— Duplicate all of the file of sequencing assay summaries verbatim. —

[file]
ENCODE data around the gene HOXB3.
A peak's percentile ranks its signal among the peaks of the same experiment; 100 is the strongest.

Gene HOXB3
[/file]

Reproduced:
ENCODE data around the gene HOXB3.
A peak's percentile ranks its signal among the peaks of the same experiment; 100 is the strongest.

Gene HOXB3